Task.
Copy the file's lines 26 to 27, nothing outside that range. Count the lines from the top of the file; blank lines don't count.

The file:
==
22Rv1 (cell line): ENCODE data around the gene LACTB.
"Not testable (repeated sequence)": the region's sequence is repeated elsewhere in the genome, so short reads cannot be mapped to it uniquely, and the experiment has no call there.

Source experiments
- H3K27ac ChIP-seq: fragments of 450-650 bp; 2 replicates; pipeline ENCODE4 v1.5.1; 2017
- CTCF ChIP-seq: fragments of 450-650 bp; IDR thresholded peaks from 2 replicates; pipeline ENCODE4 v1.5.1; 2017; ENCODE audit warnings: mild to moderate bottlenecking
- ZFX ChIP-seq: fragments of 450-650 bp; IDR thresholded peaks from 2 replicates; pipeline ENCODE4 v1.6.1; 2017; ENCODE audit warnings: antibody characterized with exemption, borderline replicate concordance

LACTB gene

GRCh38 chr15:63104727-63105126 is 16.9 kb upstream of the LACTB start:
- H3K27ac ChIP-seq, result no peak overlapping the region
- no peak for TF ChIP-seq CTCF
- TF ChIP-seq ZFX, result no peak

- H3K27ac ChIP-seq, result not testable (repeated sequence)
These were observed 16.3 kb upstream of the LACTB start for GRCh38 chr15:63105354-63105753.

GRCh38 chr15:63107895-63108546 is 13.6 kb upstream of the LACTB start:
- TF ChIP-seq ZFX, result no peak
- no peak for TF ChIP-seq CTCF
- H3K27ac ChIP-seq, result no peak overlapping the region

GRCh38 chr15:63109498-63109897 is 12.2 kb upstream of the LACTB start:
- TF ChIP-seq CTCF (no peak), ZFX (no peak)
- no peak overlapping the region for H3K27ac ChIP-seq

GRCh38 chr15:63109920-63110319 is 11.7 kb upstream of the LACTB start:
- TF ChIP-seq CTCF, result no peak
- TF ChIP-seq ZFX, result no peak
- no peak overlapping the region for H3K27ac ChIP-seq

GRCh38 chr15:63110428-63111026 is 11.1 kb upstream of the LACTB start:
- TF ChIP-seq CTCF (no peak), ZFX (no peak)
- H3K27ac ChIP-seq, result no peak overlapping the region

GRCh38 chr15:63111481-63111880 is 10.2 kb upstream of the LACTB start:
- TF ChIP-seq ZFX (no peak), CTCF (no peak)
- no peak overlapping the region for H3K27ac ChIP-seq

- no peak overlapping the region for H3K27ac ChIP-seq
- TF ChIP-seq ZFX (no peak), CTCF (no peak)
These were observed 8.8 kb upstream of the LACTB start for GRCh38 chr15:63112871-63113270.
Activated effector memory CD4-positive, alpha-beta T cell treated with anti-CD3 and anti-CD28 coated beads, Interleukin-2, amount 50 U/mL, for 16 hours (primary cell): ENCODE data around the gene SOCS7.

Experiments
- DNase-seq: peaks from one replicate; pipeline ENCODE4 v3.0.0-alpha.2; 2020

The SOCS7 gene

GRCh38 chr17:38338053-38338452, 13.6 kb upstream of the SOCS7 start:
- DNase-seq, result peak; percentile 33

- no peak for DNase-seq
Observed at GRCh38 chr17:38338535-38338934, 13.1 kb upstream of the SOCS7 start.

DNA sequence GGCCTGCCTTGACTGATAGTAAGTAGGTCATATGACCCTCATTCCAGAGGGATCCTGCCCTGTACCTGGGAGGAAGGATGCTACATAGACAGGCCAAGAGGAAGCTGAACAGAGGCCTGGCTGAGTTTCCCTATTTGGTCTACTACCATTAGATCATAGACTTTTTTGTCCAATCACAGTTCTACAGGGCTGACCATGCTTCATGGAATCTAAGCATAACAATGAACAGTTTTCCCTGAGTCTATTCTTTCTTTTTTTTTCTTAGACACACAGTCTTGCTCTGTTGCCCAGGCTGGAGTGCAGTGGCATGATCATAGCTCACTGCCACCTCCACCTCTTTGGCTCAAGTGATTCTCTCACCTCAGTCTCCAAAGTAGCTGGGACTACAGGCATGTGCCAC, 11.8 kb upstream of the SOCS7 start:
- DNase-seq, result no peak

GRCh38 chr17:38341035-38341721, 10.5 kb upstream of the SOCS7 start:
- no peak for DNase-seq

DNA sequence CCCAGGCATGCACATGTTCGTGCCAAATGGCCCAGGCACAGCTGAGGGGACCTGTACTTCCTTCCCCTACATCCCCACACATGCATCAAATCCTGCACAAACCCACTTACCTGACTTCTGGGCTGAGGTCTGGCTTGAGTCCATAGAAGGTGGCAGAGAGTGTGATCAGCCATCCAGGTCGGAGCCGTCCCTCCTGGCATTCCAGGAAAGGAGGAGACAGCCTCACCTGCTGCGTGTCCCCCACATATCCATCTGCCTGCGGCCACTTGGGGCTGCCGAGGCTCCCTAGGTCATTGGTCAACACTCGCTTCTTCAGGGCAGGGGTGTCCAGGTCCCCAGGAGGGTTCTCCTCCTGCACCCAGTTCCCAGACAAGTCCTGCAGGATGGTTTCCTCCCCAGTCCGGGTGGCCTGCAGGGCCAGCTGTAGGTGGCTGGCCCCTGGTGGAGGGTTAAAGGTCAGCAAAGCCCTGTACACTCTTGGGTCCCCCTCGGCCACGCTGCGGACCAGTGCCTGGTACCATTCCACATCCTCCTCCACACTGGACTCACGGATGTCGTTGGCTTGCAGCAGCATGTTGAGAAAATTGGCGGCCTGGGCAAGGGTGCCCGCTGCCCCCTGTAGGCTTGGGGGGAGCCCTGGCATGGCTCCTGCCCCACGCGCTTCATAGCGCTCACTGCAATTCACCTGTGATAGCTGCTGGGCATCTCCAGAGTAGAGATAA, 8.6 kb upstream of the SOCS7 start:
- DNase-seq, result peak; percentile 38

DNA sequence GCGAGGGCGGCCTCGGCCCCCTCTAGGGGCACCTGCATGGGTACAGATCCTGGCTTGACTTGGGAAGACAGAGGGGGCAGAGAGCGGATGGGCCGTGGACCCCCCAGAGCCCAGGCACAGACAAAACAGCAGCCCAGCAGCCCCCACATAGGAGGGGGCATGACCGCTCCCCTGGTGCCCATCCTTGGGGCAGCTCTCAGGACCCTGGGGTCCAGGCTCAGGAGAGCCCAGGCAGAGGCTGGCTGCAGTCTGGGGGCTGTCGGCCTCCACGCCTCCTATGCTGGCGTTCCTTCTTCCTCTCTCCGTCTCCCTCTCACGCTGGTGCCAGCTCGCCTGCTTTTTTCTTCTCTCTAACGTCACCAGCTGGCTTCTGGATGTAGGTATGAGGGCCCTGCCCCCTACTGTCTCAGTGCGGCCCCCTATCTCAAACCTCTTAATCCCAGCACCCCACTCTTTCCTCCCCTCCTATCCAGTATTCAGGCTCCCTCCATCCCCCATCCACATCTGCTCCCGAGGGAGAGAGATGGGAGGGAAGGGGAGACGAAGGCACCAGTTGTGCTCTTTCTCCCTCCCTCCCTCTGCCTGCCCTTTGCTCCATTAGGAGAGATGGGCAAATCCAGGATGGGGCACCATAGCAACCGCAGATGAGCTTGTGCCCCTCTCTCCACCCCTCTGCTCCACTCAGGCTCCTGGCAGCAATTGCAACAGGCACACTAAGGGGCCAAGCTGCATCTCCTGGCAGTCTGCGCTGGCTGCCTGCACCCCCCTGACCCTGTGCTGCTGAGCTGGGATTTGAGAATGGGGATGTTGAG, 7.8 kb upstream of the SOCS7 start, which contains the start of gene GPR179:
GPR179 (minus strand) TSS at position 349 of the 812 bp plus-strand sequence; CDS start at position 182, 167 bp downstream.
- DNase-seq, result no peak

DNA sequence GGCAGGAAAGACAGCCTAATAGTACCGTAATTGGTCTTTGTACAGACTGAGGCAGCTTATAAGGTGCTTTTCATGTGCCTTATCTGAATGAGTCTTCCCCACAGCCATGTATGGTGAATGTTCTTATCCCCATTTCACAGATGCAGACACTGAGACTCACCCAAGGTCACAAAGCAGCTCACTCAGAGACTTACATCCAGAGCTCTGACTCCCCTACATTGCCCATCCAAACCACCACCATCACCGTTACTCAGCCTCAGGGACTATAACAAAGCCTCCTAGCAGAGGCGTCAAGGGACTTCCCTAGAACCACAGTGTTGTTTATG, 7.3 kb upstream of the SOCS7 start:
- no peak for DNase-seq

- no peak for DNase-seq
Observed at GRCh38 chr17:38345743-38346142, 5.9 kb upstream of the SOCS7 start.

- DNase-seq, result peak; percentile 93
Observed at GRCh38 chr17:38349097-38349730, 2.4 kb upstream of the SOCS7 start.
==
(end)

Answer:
- TF ChIP-seq CTCF (no peak), ZFX (no peak)
- H3K27ac ChIP-seq, result no peak overlapping the region